Rep. Paul Ryan, the Republican nominee for vice president, favors grunge music, Coen brothers movies and craft brews. He sprinkles the word "awesome" into daily speech and, as a teenager, worked the ultimate "McJob," at McDonald's.
So it might seem fair to assume that the ascendance of the Wisconsin congressman -- at 42, the first member of Generation X to appear on a presidential ticket -- might inspire a moment of unity, even pride, for a generation that hasn't had much reason to come together since Kurt Cobain died.
As is typical with Gen X, it's a little more complicated than that.
"Vice president: It's the perfect Gen X job, isn't it?" said Elizabeth Wurtzel, the author of "Prozac Nation," her 1994 memoir of disaffection that was hailed as a Gen X bible. "To have no responsibility, to have only the perks of what was left behind by the responsible people."
The Gen X formula
Consider that a quintessential Generation X take: a dollop of irony, a dash of fatalism and a sprinkle of self-loathing. As countless profiles of the generation have argued, the children of the Baby Bust that stretched between the mid-1960s through 1970s (now in their mid-30s through mid-40s) were weaned on a broken American dream.
Burned by recession and buried in a demographic trough between the baby boomers and the Millennials, they came of age among dire pronouncements that theirs might be the first
Feeling their years
So in the days after Mitt Romney's selection of Ryan, it seemed natural for graying Lollapaloozans to reflect on their own multidecade identity crisis.
"From a vanity standpoint, it makes you feel a bit old to have a person from your generation on the presidential ticket," said the actor Johnny Knoxville, 41, of "Jackass" fame. "And it's embarrassing that it's Paul Ryan. I wonder if the Germs ever felt this way about having Belinda Carlisle as their first drummer."
With memories still fresh of crowd-surfing at Soundgarden shows, others wondered, are we really ready for this?
"My knee-jerk reaction is 'no,'" said Jordan Kurland, 40, who manages the Gen X-friendly alt-rock band Death Cab for Cutie. He found it hard to reconcile that a generation whose name once served as marketing shorthand for "restless youth" was ready to assume the reins of power. His friends, after all, were still buying game consoles and listening to, well, Death Cab for Cutie.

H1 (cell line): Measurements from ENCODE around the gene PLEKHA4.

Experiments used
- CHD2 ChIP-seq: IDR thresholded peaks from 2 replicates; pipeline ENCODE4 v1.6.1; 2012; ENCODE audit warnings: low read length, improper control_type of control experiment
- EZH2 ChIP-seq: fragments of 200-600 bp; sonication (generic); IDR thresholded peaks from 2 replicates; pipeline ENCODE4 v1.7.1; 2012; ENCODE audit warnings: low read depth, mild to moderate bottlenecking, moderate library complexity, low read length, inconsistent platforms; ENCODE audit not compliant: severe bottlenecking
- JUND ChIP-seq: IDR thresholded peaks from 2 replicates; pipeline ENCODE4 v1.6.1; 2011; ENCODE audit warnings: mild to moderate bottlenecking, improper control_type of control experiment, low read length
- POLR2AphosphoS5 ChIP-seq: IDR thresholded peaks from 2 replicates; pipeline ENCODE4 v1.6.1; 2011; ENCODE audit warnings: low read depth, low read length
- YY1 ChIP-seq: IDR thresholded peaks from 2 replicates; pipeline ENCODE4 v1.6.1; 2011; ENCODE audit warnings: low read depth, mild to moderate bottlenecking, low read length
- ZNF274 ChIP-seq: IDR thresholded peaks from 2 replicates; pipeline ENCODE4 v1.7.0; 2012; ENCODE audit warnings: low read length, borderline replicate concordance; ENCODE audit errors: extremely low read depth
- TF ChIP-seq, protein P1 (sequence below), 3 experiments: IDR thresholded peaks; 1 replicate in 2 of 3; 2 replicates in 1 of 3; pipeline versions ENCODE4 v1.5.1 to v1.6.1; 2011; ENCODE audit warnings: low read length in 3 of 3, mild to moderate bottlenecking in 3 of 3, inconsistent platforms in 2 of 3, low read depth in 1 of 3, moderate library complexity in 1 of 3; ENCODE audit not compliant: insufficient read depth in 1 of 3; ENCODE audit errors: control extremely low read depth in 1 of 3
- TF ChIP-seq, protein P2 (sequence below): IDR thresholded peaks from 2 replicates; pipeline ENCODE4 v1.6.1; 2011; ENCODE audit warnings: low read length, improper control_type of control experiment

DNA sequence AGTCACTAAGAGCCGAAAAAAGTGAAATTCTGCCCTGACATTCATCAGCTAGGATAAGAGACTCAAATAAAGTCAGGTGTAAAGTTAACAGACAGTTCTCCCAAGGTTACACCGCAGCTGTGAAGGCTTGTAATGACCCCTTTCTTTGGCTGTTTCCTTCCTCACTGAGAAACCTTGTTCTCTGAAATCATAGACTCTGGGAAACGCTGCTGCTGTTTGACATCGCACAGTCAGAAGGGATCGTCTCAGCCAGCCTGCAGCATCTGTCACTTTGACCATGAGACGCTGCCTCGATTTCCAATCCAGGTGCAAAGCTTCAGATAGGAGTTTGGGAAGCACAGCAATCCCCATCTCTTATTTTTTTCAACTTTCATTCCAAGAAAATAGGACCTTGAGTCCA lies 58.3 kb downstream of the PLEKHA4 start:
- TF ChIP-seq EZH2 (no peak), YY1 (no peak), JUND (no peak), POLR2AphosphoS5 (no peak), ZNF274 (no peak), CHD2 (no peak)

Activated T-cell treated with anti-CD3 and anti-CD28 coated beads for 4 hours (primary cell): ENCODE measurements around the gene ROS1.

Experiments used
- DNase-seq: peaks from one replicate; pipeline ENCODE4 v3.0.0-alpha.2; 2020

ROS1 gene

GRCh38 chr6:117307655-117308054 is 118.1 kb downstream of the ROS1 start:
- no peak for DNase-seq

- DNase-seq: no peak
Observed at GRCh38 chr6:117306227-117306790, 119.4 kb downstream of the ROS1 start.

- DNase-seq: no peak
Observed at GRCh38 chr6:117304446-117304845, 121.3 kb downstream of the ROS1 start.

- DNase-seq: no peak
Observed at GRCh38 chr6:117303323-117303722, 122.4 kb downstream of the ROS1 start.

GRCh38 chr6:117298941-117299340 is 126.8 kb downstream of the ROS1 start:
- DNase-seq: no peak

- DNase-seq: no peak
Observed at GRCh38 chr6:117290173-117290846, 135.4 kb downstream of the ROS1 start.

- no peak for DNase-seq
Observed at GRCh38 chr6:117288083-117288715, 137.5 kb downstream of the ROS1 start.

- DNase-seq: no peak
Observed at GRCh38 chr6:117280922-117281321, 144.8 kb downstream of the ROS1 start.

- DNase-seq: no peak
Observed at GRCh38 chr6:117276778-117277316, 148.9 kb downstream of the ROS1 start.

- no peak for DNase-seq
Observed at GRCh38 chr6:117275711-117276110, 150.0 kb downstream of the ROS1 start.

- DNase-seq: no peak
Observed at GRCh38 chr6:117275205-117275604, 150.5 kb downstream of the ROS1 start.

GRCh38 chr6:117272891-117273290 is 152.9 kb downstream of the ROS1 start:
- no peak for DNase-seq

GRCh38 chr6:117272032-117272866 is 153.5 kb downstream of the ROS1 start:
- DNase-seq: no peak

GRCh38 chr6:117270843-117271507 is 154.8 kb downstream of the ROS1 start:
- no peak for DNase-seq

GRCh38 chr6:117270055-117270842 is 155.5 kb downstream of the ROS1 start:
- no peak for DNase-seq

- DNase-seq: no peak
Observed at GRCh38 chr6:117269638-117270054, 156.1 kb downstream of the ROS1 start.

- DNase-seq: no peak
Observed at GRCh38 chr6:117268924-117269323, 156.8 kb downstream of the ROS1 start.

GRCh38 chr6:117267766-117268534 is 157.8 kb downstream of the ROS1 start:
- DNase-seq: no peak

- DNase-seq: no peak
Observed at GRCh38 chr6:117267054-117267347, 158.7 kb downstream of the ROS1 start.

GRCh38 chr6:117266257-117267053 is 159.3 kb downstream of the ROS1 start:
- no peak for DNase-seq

"This is the generation that has fought the hardest to maintain a state of arrested development," Kurland said. "How did we get to this place where we are allegedly responsible adults?"
Such ambivalence stands in marked contrast to the pride that baby boomers (never ones to underestimate their own importance) felt when Bill Clinton, with his sax and his shades, was elected to the White House in 1992 at age 46. For many boomers, seizing the Oval Office seemed like a formality; at 76 million strong, they had been in power for years.
"Clinton's generation has already had its chance to make its tastes the country's tastes," was how the journalist (and boomer) Nicholas Lemann put it in Time magazine after that election.
Generation X, for its part, seems uninterested in cuing "Pomp and Circumstance" for its own generational graduation. Instead, it is still batting around existential questions: What does it mean to be Generation X? Is Paul Ryan real X or pseudo X?
"The generational cliche is not being able to find a job and not caring, and taking care to find yourself instead," said Joe Levy, a former Rolling Stone executive editor and chronicler of Gen X culture who now edits Billboard. "Ryan is someone who always had a job and always had a path. At a time when a lot of his generation was struggling to get their own apartment, he was getting elected to the House of Representatives. That is not the way you think of a Gen Xer."
Some are beaming
This is not to say there weren't glimmers of pride. Conservative bloggers tended to interpret the candidate's supply-side politics as part of a broader generational narrative -- his proposed "Path to Prosperity" entitlement cuts, they argued, were classic Gen X financial pragmatism, an overdue effort to undo the excess of older generations.
"It is with pride to know that the first fellow 'Gen Xer' on a national ticket is a seriously intelligent conservative grounded in the fiscal realities that have placed our nation in peril," Matthew May wrote on American Thinker, a conservative news and opinion site.
Xers on the anarcho-left, however, expressed dismay that a former prom king and driver of the Oscar Mayer Wienermobile had been anointed to carry the torch for a Jane's Addiction generation.
"My first thought was 'Dang!' because we are definitely ready -- too long have we been in the shadow of the boomers," said Shane Smith, 42, a founder of Vice, recalling his reaction to the announcement. "I just wish that a Reaganite-friend-of-the-Tea-Party-frat-boy-jock was not our first poster boy."
Similarly, the rap-metal band Rage Against the Machine, which the congressman says he is a fan of, had made its unhappiness known.
"He is the embodiment of the machine that our music has been raging against for two decades," Tom Morello, the band's guitarist, said in a Rolling Stone op-ed article that has been widely quoted.
In the end, who is to say if Ryan is a worthy Gen X icon? The cohort is noticeably lacking in voice-of-a-generation types to serve as arbiters. Kurt Cobain and River Phoenix are dead. The MTV executives who gave the world "Alternative Nation" now refuse to discuss Gen X because, a network spokeswoman explained, it's all about the Millennials now.